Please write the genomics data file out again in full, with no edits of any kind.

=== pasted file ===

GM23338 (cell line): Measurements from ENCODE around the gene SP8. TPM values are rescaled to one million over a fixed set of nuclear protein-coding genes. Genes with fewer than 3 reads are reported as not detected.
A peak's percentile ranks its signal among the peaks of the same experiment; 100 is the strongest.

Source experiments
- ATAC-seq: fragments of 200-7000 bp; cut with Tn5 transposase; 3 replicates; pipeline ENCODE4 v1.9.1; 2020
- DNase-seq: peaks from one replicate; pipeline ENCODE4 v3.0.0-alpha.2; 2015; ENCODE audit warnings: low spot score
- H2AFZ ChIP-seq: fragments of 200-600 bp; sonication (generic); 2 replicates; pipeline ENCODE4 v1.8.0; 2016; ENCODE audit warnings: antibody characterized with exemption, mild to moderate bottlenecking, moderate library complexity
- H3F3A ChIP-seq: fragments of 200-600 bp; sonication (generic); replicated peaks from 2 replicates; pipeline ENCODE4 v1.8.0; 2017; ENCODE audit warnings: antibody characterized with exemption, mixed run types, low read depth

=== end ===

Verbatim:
GM23338 (cell line): Measurements from ENCODE around the gene SP8. TPM values are rescaled to one million over a fixed set of nuclear protein-coding genes. Genes with fewer than 3 reads are reported as not detected.
A peak's percentile ranks its signal among the peaks of the same experiment; 100 is the strongest.

Source experiments
- ATAC-seq: fragments of 200-7000 bp; cut with Tn5 transposase; 3 replicates; pipeline ENCODE4 v1.9.1; 2020
- DNase-seq: peaks from one replicate; pipeline ENCODE4 v3.0.0-alpha.2; 2015; ENCODE audit warnings: low spot score
- H2AFZ ChIP-seq: fragments of 200-600 bp; sonication (generic); 2 replicates; pipeline ENCODE4 v1.8.0; 2016; ENCODE audit warnings: antibody characterized with exemption, mild to moderate bottlenecking, moderate library complexity
- H3F3A ChIP-seq: fragments of 200-600 bp; sonication (generic); replicated peaks from 2 replicates; pipeline ENCODE4 v1.8.0; 2017; ENCODE audit warnings: antibody characterized with exemption, mixed run types, low read depth